Funeral Future – Brooding misanthropy and the fleeting beauty of communal dance floor-escapism
Funeral Future “Blue Euphoria” (Euromantic, 2019) – Review by Cameron Pagett b2b Markus Tange
It’s common knowledge among the local techno scene how much the Euromantic co-founders and duo Alexander and Adam Askov have meant in the current wave of talented fast techno producers pouring out from the cracks of Copenhagen. Producers and visionaries in their own right, the project of Funeral Future holds a special place – this is by virtue of the talent behind it and the exclusive nature of performances and finished releases. Among the plethora of talent present in the locality the content from the duo is both anticipated and quietly revered. With a string of early genre transforming and form bending live acts locally with appearances abroad and a critically acclaimed release, “Hard Candy”, the two have become a pillar in expected bangers good enough to make any DJ feel armed. Gifted with an enormous penchant for the off-kilter and unexplored nuances in a sound landscape swirling around the traditional structure of the techno genre, and after a full live set at Roskilde it’s only logical that the duo would have to do at least one thing expected of them… Release more bangers. Enter the new and awaited EP Blue Euphoria, a dream for any DJ’s arsenal for floor fever.
Much has been said and much written about the cultural implications of the past few years’ output of techno from Copenhagen, and possibly no duo in the scene is as attentive and innovative with the new sound ideas as Funeral Future. CPH fast techno as a dystopian mirroring of the original generally happy-go-lucky 90’s array of techno/trance subgenres, is a notion fully embraced by the group. And the backdrop of any discussion on techno is still that golden decade championing the undeniable triumph of capitalism, human dominance of the eco-system and the proclaimed end of history – all that’s left is to celebrate in an ecstasy fuelled rouse. By the end of the 2010’s, these promises of utopia has paled, shown their ugly backside, and with track titles like “Blue Euphoria” and “Taste the Excess” Funeral Future proposes one solution – hedonistic techno-induced oblivion. Now, we dance not in celebration, but out of spite.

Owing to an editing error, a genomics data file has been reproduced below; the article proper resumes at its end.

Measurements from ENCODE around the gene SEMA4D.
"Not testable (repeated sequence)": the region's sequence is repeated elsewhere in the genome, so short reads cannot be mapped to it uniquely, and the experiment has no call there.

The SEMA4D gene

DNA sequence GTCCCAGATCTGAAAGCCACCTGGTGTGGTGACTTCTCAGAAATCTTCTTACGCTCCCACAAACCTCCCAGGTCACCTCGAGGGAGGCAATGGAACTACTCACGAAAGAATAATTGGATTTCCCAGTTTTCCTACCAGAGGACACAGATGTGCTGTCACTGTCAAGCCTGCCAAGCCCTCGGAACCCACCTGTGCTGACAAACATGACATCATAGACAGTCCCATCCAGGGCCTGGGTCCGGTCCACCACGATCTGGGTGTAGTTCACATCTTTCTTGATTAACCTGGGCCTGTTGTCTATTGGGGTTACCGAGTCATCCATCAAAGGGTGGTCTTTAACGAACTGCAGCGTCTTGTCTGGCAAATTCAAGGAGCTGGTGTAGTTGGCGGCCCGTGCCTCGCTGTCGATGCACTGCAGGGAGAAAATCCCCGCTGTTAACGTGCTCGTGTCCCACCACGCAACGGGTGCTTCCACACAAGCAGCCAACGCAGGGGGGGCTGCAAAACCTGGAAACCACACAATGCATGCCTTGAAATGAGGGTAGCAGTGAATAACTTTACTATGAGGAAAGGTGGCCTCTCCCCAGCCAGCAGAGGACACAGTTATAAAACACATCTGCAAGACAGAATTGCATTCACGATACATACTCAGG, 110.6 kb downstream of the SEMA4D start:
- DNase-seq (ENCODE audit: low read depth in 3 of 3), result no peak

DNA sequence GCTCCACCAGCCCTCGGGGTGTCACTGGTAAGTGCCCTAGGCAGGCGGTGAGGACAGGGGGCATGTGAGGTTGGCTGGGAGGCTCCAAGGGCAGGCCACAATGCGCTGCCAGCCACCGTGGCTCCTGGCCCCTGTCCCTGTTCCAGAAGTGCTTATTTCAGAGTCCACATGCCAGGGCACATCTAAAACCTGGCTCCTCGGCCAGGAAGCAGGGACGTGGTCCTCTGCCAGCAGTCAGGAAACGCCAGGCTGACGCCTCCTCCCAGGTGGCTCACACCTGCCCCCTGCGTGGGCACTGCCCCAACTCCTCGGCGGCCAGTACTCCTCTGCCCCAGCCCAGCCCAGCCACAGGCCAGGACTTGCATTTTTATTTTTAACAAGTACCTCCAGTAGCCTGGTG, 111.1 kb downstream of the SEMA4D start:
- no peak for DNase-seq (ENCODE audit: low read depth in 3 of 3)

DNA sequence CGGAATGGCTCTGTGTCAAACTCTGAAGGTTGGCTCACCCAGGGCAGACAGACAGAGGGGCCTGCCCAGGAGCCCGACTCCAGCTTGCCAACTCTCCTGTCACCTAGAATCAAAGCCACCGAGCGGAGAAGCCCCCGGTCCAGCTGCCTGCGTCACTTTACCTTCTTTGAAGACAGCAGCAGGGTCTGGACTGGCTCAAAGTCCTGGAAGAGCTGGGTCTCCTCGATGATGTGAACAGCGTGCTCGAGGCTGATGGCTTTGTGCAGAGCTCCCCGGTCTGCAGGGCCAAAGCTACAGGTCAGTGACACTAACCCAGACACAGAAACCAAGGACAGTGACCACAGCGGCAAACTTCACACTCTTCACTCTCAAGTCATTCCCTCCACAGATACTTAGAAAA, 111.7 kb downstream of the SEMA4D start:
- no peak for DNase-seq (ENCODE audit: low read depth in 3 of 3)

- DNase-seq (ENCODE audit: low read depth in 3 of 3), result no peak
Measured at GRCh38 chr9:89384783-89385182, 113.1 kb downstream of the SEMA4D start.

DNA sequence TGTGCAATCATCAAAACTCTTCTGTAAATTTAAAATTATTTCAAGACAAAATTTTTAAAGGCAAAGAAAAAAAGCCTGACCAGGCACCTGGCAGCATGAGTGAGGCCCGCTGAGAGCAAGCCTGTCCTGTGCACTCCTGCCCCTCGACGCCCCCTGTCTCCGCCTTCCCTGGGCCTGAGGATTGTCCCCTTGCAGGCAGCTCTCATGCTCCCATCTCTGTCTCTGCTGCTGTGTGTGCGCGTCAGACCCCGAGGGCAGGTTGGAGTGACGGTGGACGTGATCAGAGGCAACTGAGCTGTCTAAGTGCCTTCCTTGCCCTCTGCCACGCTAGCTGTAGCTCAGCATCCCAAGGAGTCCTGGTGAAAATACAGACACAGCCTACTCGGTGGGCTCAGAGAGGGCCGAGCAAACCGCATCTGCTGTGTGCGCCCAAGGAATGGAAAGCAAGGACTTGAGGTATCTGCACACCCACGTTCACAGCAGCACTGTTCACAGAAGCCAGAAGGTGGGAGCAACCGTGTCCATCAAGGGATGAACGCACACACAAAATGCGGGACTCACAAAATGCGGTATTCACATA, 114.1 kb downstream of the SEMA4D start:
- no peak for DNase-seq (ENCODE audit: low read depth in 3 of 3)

The EP opens up with its, unmistakably, best track, “Blue Euphoria”. But it is also nothing less than a trance-lead masterpiece in itself. It starts out as evil as Funeral Future has ever sounded (which is quite the achievement) but before the 2-minute mark the listener is lifted into a plane of intense, melodic grace, even outshining the equally trancey cut of theirs, “Heute Nicht”, on last year’s Kulør-compilation. These two, opposing parts are locked in a continual back-and-forth throughout the track, much like the defining elements in the emotional palette of Funeral Future in general – brooding misanthropy and the fleeting beauty of communal dance floor-escapism.
The following three tracks all share a more growling, menacing blueprint. The melodies, although always masterly crafted when they appear, are often subjugated by roaring, percussive elements. And the DJ’s of the world waiting in excitement for the latest from the hyped CPH techno scene will find plenty of ammunition among these cuts. This does however mean, that some of the sonic diversity found on “Hard Candy” is lost here, and “Blue Euphoria” is all the weaker for it.
One thing this latest release from Funeral Future does better than anything they’ve put out before though, is production. “Blue Euphoria” consistently sounds phenomenal, making every second of listening through the EP’s high-velocity 22-minute runtime, an insistently present, unrelenting experience. From the unnerving vocal-sample leading one through “Taste the Excess” to the more bass-heavy, minimalistic fierceness of “Golden Star”, whose surgically precise dosing of both auditive claustrophobia and pompous ambition, constantly keeps the listener at her/his toes. There should be no doubt that the worn metaphor in this context holds true in the most genuine sense.
Info: “Blue Euphoria” will be released December 14 by Euromantic. Funeral Future is having a release party tomorrow at Percy Records.previous post: Fryd Frydendahl & Lars Greve – Solhverv (videopremiere)